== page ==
262 pp., 6 x 9 in,
- Published: December 8, 1997
- Published: January 27, 2000
Jerrold Katz develops a new philosophical position integrating realism and rationalism.
In Realistic Rationalism, Jerrold J. Katz develops a new philosophical position integrating realism and rationalism. Realism here means that the objects of study in mathematics and other formal sciences are abstract; rationalism means that our knowledge of them is not empirical. Katz uses this position to meet the principal challenges to realism. In exposing the flaws in criticisms of the antirealists, he shows that realists can explain knowledge of abstract objects without supposing we have causal contact with them, that numbers are determinate objects, and that the standard counterexamples to the abstract/concrete distinction have no force. Generalizing the account of knowledge used to meet the challenges to realism, he develops a rationalist and non-naturalist account of philosophical knowledge and argues that it is preferable to contemporary naturalist and empiricist accounts.
The book illuminates a wide range of philosophical issues, including the nature of necessity, the distinction between the formal and natural sciences, empiricist holism, the structure of ontology, and philosophical skepticism. Philosophers will use this fresh treatment of realism and rationalism as a starting point for new directions in their own research.
Bradford Books imprint
Engaging and provocative.
Times Literary Supplement
Many philosophers of mathematics have assumed that the metaphysical position, call it 'full-blooded Platonism,' is incompatible with the various sorts of 'naturalisms' that most of us are committed to. Here is a brave book illustrating that very claim: readers will find it (among other things) a full-scale assault on naturalism, a complex metaphysics of abstract, concrete, and composite objects, and a rationalist epistemology based on rich notions of Reason and intuition. Perhaps the strongest arguments available for such a position may be found here.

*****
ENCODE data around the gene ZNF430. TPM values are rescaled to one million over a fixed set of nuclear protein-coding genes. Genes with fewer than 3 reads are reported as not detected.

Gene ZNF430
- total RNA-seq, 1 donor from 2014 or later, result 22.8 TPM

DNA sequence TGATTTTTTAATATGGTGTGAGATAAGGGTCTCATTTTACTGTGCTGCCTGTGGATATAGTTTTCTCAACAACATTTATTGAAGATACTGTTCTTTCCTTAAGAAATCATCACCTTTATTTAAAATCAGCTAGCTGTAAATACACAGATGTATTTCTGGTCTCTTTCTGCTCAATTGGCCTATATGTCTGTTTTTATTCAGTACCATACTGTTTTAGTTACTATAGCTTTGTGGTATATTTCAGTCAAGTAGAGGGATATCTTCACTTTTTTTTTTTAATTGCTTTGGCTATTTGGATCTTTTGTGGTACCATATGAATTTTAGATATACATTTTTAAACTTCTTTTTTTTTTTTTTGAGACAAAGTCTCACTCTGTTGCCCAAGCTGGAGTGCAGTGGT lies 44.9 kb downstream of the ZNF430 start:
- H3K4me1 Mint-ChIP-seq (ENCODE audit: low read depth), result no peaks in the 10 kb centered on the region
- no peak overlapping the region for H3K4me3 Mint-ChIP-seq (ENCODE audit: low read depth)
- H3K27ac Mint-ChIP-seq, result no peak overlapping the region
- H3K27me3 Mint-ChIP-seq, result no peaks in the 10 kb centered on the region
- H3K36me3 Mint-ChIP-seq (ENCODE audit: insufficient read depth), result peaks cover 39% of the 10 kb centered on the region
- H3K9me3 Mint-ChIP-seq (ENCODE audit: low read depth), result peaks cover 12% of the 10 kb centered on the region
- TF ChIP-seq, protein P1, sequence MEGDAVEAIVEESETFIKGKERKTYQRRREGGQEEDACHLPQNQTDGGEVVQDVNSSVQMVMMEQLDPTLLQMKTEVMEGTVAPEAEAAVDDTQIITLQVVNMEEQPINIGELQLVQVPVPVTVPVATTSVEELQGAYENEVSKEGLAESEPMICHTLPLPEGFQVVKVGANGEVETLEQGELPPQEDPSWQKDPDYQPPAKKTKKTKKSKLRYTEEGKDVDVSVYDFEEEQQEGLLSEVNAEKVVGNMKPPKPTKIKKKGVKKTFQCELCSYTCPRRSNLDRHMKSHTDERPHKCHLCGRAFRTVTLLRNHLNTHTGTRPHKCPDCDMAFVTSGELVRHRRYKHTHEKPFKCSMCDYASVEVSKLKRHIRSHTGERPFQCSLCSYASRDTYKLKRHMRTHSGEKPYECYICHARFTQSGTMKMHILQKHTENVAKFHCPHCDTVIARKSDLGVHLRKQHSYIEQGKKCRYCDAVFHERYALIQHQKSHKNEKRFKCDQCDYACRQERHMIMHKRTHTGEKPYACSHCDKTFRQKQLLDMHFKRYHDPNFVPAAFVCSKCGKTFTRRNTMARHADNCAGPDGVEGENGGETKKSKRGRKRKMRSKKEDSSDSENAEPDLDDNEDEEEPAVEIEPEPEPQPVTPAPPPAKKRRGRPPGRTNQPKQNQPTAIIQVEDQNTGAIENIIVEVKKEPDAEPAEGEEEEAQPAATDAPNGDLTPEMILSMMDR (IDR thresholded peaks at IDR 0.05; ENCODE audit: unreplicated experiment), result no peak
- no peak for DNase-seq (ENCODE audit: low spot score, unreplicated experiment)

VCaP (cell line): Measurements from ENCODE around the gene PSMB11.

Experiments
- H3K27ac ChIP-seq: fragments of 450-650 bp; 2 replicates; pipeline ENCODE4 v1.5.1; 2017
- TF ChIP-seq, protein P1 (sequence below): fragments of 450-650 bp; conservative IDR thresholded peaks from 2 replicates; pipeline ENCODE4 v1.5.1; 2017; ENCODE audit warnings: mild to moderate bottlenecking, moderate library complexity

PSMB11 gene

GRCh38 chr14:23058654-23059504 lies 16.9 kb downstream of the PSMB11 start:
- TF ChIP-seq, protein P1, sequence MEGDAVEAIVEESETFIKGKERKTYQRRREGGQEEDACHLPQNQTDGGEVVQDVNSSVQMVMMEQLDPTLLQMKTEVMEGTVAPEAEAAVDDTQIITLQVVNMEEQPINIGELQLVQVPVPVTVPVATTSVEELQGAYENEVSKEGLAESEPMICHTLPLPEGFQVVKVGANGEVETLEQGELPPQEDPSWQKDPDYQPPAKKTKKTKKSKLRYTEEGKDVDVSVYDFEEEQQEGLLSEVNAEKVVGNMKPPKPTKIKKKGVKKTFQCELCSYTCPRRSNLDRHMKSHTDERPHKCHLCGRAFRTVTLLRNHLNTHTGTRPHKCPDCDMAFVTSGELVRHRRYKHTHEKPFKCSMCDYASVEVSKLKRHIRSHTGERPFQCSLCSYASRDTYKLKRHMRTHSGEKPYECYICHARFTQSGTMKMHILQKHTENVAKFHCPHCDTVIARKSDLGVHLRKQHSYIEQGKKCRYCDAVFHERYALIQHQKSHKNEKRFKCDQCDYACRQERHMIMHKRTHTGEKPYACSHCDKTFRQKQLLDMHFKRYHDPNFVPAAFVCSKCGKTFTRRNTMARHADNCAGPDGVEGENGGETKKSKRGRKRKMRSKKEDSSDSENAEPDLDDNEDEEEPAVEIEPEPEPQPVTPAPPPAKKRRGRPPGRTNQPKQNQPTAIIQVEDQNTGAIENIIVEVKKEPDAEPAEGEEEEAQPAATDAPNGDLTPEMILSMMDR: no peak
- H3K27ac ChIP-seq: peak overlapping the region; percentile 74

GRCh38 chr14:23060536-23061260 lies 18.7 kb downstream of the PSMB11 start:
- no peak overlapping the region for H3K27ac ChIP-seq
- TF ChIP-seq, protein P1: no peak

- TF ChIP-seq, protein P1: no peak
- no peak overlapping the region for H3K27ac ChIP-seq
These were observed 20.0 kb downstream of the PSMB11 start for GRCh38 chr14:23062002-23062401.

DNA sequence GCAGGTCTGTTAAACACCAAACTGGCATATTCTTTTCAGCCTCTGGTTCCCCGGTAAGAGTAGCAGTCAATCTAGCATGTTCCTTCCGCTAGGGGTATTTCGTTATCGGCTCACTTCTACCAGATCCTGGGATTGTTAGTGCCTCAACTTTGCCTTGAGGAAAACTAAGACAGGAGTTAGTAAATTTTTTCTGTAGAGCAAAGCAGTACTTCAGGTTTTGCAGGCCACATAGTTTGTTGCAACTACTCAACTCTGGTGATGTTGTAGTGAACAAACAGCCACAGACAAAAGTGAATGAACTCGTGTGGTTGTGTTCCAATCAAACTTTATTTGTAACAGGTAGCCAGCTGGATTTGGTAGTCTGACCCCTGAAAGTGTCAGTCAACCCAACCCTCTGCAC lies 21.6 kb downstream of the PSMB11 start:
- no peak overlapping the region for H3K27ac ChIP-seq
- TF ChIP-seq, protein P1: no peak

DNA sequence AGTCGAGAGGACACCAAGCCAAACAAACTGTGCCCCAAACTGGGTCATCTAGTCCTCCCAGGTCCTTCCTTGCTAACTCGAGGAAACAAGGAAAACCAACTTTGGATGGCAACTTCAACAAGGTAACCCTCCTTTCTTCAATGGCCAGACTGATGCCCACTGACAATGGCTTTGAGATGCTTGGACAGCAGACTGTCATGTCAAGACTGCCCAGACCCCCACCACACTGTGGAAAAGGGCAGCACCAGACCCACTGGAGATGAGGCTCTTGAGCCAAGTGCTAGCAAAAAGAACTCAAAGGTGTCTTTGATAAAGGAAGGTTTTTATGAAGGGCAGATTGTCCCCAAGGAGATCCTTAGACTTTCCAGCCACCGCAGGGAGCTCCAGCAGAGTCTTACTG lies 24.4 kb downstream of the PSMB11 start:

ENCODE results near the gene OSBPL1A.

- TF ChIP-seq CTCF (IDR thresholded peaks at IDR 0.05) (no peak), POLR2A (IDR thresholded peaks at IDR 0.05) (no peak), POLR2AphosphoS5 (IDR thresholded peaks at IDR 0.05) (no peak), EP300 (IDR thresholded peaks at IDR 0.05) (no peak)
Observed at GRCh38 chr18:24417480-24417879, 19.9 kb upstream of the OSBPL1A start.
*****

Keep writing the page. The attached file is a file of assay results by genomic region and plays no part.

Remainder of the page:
Jody Azzouni, Department of Philosophy, Tufts University
What is philosophy? The dominant view is that philosophy, where it is not the unravelling of linguistic confusions, is an inseparable part of empirical inquiry. Katz sharply challenges this. In clear and relaxed prose he advocates an earlier view: philosophy is the study of reality at the most general level through rational reflection. But he does not simply return to the position of a former age. Drawing on a mastery of twentieth-century analytic philosophy, Katz takes us one whole cycle higher up the helix of metaphilosophy, reconstructing our understanding of the relations between science and philosophy in the process.
Marcus Giaquinto, Department of Philosophy, University College London
In the waning of the twentieth-century the tension between the dominance of philosophical naturalism and the intrinsic recalcitrance of mathematics to such a philosophy is coming to a head. Professor Katz's new book furnishes the beleaguered mathematical realist with some powerful weapons in the form of detailed and novel arguments designed, for a change, to put the universal naturalist on the defensive. In particular, one finds here a breath of fresh air with regard to the problematics of realism made prominent by Benacerraf's influential writings on the philosophy of mathematics, a rare attempt to combine a highly articulate realistic ontology with a substantial rationalistic epistemology for all of the formal sciences.
Palle Yourgrau, Department of Philosophy, Brandeis University
Katz supplies a dazzling array of often fresh, sometimes daring, always vivid and cogent arguments that will become part of the armament of anyone down the road who seeks to develop a defensible nonreductive theory of abstract objects.
Robert Tragesser, Class of '43 Professor in the History and Philosophy of Science and Mathematics, Connecticut College
This book is certainly going to count as one of the most important contributions to the philosophy of mathematics of the last decades.
Paolo Mancosu, Assistant Professor of Philosphy, University of California, Berkeley